Moisture Content And Wood

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Many who work in the wood products industry know that trees are comprised mostly of water, more than 50 percent in some species. Because of this, it is important to understand moisture and how it affects the products our industry produces.

Wood is a hygroscopic material, which means it can absorb or lose moisture. When wood absorbs moisture, it expands; when wood loses moisture, it shrinks.

Moisture can exist in wood as liquid water or water vapor in the cell cavities of the wood. This is called free water. Moisture also can exist in wood as water chemically held within the cell walls. This is called bound water.

The moisture content at which the cell walls are saturated completely, but no water exists in the cell cavities, is called the fiber saturation point (FSP). FSP usually is between 25 percent to 30 percent, depending on the species. Wood fibers are dimensionally stable when the moisture content is above the FSP. When below the FSP, all moisture gained or lost is bound water. As the wood gains or loses bound water, the dimension of the wood begins to change.

Wood also is an anisotropic material, meaning it shrinks and swells differently in each direction. Wood shrinks and swells the most along the circumference of the growth rings (tangentially), about half as much perpendicular to the growth rings (radially), and only in miniscule amounts along the grain (longitudinally). The average range for shrinkage for most wood species from FSP to oven-dry is 5 percent to 15 percent tangentially, 2 percent to 8 percent radially, and .1 percent to .2 percent longitudinally. In some species, juvenile wood from near the center of the tree, called pith, can shrink up to 2 percent or more from FSP to oven-dry.

The moisture content (MC) of wood is measured as the weight of the water in the wood expressed as a percentage of the weight of the wood itself. The weight of the wood is determined by drying the wood to a point where all of the moisture is removed. This is referred to as oven-dried.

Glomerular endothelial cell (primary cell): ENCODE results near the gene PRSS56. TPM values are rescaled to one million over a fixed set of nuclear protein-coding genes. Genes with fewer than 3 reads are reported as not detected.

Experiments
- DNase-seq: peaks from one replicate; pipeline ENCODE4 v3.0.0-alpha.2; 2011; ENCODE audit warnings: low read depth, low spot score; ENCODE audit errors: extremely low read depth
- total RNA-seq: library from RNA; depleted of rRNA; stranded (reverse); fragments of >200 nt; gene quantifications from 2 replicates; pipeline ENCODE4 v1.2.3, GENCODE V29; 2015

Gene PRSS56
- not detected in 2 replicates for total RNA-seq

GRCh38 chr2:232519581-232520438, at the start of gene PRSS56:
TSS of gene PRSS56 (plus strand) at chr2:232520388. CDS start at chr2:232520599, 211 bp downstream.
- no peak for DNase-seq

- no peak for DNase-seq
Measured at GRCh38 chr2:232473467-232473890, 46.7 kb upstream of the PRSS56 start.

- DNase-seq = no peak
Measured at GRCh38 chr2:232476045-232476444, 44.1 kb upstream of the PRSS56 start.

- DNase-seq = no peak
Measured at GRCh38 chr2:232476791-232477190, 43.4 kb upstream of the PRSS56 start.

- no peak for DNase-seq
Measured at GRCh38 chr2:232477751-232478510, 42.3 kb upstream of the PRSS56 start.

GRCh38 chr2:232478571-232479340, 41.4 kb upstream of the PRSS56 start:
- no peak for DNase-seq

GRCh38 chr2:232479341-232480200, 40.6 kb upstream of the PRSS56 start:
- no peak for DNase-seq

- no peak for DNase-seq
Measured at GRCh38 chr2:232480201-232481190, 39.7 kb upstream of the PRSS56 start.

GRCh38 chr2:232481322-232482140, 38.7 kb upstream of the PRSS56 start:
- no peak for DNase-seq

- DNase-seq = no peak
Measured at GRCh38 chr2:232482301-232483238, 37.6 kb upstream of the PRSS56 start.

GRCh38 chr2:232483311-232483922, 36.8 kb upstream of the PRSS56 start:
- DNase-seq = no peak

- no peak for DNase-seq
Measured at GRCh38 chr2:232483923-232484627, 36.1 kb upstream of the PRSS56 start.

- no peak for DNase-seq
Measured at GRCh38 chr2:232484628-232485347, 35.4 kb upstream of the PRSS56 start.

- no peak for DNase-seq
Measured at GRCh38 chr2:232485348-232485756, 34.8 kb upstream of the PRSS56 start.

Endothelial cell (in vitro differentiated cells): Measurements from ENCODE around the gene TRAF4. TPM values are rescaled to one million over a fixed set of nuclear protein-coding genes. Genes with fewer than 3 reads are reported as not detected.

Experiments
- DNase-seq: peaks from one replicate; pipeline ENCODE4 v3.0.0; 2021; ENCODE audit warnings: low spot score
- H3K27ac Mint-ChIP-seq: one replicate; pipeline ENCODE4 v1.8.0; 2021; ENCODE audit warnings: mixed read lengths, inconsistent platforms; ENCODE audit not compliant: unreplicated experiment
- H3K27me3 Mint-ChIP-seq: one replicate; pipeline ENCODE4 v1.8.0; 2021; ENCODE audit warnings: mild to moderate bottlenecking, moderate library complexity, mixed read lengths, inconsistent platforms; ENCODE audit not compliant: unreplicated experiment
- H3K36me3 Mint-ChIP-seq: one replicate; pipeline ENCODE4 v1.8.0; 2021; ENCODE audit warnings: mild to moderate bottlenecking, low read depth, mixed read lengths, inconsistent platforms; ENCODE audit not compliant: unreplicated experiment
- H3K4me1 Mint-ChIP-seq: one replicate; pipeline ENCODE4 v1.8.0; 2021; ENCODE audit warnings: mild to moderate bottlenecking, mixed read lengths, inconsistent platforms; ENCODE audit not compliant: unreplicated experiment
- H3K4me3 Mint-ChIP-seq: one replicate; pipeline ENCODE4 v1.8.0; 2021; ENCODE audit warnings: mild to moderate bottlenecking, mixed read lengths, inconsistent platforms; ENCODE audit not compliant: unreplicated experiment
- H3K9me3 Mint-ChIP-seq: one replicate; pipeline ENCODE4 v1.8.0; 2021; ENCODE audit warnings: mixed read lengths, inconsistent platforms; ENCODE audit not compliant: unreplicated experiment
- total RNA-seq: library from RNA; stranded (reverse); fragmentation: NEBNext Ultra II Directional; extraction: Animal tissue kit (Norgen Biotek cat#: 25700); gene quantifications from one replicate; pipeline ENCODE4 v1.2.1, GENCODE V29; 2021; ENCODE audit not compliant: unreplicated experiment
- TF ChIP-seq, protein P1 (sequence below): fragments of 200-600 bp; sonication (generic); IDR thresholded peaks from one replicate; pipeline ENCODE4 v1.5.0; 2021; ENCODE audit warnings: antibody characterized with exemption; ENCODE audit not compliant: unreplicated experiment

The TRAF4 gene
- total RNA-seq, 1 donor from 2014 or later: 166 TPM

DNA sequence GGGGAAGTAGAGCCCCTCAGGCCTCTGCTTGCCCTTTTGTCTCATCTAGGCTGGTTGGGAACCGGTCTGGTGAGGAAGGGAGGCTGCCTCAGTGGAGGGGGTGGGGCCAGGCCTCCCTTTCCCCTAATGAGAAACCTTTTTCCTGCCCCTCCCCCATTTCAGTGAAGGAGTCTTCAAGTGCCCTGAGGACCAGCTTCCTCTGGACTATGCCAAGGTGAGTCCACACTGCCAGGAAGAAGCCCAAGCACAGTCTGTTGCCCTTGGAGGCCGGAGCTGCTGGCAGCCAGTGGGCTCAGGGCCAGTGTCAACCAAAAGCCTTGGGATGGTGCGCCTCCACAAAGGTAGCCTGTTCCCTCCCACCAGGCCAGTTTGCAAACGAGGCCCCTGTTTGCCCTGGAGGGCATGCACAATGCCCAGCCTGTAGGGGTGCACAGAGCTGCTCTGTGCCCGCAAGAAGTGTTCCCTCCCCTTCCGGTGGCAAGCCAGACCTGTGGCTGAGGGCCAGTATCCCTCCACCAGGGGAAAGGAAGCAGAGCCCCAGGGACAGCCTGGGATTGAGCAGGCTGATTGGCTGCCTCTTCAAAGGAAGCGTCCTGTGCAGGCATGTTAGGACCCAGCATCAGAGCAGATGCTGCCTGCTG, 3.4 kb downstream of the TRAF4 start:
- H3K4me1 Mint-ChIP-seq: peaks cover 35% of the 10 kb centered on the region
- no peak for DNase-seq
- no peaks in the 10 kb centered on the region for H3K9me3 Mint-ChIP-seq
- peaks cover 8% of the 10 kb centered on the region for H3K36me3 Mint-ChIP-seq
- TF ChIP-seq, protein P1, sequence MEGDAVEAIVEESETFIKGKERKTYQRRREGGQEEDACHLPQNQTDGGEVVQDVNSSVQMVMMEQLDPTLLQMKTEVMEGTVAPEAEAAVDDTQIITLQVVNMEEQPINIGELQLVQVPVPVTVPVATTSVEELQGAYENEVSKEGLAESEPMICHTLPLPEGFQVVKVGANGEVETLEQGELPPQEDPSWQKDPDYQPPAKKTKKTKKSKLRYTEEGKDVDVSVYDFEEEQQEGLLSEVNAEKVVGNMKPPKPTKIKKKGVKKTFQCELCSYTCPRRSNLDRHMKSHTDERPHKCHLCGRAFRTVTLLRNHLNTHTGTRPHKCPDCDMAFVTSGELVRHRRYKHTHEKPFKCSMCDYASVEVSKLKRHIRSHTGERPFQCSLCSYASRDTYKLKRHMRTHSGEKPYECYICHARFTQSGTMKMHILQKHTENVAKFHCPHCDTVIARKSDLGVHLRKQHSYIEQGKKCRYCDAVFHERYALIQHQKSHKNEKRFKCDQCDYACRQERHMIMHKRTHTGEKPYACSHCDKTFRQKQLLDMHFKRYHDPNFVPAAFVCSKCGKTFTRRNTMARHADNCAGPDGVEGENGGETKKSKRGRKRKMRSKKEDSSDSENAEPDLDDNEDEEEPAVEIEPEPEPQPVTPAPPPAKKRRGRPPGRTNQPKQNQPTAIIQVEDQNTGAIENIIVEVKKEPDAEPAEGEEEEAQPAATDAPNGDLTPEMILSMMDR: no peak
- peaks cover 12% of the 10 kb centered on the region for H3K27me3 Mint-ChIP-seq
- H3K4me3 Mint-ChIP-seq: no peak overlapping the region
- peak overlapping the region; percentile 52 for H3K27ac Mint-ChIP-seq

This MC affects other properties of the wood, such as its weight, shrinkage, and strength. In living trees, for example, the MC may be as high as 200 percent of the weight of the wood. When wood is harvested and milled, however, it is dried to a MC for its end use. This typically ranges from 6 percent to 9 percent.

The determination of MC is an essential part of quality control, particularly when it comes to wood flooring. It is important to know how much humidity is in the space, as well as the MC of the wood flooring, doorframes, moulding, and substrate. The MC of wood flooring should be adequately aligned with the environment where it will be installed. Each manufacturer should provide temperature and humidity requirements or recommended practices for acclimating their wood. The MC of the flooring and subflooring should be tested and verified using an appropriate meter or test method. A thermo-hygrometer should be used to measure the temperature and humidity in the room. The humidity of the environment also is affected by the region where the jobsite is located. Some areas will be more humid, whereas others will be more arid. All of this testing provides a comprehensive understanding of how the wood flooring will perform in its environment.

The MC of wood below the FSP is a function of both the relative humidity and temperature in the surrounding environment. Optimal performance is achieved when wood is neither gaining nor losing moisture, which is referred to as its equilibrium moisture content (EMC).

Wood performs best when the interior environment is controlled at recommended levels, and the wood is installed at a MC corresponding to the interior conditions. Most wood flooring manufacturers dry their flooring to 6 percent to 9 percent MC, which directly coincides with a relative humidity range between 30 percent to 50 percent and a temperature range between 60°F to 80°F found in most indoor environments.

Dimensional stability is the degree to which a piece of solid wood maintains its original dimensions when subjected to changes in MC. How this change affects wood depends on the species and the grain angle at which the board was cut from the log.

Dimensional Change Coefficient (DCC), published by the Forest Products Laboratory of the U.S. Department of Agriculture, identifies how dimensionally stable a specific species is, measured as tangential shrinkage or swelling within normal MC limits of 6 percent to 14 percent.

The DCC provides a way to calculate approximately how much a particular species of wood may respond to changes in MC. This is helpful for determining species suitability, planning appropriate expansion, and maintaining appropriate climate conditions.

The National Wood Flooring Association has detailed information about moisture content and wood available through NWFA University, an online training platform that is convenient and affordable. More information is available at nwfa.org.

By Brett Miller

By Brett Miller, Vice President Of Technical Standards, Training & Certification, National Wood Flooring Association, Chesterfield, Mo 800-422-4556 www.nwfa.org

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By Brett Miller

By Brett Miller, Vice President Of Technical Standards, Training & Certification, National Wood Flooring Association, Chesterfield, Mo 800-422-4556 www.nwfa.org

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